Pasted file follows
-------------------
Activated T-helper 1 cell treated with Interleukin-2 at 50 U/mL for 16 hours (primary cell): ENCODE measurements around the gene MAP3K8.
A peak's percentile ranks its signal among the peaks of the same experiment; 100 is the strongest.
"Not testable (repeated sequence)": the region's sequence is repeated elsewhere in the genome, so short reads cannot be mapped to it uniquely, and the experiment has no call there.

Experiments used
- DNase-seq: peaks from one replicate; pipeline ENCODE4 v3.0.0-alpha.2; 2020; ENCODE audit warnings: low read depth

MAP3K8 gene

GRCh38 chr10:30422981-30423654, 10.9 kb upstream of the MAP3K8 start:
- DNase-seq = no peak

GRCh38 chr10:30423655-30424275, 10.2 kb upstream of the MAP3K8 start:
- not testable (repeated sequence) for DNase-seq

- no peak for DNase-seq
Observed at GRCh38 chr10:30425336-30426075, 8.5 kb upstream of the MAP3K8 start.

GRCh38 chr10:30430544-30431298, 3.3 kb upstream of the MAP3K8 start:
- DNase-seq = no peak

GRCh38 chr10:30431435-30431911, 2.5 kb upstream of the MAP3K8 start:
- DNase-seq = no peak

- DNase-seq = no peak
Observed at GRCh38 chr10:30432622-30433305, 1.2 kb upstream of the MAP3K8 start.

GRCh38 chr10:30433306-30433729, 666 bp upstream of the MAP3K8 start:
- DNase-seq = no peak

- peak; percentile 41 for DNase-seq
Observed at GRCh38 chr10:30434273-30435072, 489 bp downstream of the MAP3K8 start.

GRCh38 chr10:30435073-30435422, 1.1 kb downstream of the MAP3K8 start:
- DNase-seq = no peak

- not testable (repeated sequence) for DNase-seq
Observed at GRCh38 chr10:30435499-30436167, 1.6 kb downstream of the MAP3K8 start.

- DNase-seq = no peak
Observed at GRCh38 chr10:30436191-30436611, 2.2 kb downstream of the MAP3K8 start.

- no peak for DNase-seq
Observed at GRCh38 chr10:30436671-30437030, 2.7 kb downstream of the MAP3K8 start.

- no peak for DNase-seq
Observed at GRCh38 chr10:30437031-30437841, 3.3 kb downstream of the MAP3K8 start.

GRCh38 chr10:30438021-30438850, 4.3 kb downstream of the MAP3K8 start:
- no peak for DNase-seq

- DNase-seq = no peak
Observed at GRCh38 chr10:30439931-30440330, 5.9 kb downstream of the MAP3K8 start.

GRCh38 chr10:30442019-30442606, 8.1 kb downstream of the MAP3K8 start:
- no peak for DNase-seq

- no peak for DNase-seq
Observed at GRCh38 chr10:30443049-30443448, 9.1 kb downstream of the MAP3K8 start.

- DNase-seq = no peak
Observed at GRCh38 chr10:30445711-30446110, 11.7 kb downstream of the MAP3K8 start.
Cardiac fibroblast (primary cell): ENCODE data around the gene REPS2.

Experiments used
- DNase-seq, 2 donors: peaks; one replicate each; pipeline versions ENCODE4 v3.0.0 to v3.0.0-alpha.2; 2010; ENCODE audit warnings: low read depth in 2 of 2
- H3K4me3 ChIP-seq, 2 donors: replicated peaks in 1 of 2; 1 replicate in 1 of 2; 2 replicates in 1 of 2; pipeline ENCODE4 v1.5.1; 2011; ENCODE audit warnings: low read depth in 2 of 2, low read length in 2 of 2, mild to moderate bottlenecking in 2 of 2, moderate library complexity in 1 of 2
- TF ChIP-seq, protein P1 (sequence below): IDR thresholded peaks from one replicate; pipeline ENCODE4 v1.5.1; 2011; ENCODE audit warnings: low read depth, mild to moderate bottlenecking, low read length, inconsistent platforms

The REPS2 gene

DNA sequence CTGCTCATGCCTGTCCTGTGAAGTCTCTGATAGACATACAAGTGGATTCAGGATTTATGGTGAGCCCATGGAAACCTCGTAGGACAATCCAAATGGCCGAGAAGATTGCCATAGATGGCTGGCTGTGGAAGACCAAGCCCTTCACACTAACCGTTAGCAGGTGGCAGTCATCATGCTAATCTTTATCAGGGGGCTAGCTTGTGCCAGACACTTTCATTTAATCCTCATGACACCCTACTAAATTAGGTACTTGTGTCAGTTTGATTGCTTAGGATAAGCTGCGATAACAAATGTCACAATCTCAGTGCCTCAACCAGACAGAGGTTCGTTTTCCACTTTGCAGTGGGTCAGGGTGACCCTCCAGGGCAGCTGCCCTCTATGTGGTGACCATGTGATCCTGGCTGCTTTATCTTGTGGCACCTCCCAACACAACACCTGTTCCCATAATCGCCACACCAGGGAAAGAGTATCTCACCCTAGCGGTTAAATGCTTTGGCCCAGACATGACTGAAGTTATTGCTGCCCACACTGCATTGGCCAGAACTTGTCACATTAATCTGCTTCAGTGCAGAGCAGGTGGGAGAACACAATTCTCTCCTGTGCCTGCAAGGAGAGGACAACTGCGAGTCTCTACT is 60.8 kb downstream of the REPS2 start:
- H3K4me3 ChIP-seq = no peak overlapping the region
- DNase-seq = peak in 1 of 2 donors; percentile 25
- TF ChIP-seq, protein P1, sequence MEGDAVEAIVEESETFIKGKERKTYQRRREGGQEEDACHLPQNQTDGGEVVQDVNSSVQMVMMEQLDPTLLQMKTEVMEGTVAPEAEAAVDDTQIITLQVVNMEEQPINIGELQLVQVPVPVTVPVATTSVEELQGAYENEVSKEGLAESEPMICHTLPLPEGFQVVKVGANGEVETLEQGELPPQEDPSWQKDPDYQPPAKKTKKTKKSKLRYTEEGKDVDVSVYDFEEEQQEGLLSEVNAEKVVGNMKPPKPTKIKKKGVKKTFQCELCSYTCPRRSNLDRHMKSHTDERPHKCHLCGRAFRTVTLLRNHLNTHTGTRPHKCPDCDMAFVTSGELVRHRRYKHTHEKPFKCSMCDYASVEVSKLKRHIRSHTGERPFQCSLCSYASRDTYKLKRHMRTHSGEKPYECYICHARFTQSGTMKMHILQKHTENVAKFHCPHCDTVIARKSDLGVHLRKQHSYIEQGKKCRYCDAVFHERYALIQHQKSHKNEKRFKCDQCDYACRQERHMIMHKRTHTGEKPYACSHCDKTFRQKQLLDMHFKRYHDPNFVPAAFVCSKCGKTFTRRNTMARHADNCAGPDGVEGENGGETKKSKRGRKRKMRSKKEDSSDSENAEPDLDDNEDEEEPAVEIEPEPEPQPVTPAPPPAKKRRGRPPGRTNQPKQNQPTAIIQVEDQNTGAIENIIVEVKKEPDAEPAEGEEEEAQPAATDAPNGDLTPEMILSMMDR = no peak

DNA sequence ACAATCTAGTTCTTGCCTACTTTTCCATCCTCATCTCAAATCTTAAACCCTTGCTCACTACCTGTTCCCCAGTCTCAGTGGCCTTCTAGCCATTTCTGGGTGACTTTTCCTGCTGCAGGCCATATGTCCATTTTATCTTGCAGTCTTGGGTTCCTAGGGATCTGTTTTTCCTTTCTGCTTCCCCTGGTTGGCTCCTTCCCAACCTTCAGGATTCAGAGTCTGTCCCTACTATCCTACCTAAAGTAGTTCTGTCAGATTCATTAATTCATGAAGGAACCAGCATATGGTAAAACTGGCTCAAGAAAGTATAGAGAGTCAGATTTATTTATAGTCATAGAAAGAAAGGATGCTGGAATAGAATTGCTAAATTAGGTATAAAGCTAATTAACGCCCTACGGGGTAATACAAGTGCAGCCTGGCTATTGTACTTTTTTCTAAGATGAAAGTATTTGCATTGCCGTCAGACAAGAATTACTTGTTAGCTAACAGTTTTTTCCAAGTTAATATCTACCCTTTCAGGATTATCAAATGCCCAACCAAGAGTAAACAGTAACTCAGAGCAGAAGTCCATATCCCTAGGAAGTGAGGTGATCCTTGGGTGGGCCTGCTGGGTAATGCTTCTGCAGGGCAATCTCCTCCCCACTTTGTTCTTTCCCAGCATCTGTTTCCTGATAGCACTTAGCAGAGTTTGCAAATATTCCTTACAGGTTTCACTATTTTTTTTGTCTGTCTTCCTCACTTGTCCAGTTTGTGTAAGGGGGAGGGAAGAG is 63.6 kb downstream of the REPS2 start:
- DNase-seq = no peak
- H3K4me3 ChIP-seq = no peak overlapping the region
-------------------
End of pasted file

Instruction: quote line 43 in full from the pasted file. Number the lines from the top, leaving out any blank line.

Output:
Cardiac fibroblast (primary cell): ENCODE data around the gene REPS2.